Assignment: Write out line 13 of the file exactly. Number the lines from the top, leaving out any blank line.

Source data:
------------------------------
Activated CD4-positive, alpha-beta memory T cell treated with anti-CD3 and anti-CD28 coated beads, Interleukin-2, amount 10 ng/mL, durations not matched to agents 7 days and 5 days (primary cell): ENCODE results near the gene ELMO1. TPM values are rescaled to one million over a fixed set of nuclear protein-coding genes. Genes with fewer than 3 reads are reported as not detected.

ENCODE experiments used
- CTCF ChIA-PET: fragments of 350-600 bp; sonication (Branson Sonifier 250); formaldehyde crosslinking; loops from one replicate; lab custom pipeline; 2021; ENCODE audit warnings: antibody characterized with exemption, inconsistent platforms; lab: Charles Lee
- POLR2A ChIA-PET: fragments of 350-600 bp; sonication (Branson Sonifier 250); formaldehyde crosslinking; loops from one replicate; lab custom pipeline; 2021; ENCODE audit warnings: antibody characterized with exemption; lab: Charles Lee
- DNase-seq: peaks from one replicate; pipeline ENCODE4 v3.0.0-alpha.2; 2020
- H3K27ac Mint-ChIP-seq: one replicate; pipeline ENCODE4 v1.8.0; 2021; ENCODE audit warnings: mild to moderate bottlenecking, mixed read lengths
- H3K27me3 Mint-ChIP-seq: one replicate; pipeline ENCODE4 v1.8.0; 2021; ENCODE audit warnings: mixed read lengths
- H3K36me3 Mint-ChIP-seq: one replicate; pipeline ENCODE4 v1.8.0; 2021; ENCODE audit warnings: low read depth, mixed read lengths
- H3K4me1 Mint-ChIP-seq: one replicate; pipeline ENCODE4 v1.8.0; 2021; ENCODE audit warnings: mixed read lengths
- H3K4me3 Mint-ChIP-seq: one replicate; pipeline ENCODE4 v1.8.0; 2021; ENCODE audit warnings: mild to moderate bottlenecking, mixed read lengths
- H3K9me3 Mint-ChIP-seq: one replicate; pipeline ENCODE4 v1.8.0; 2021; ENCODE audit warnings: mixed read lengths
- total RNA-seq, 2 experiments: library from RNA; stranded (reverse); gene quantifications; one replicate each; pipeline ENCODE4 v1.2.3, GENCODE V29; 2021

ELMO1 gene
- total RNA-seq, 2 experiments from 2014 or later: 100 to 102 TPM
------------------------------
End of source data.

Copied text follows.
ELMO1 gene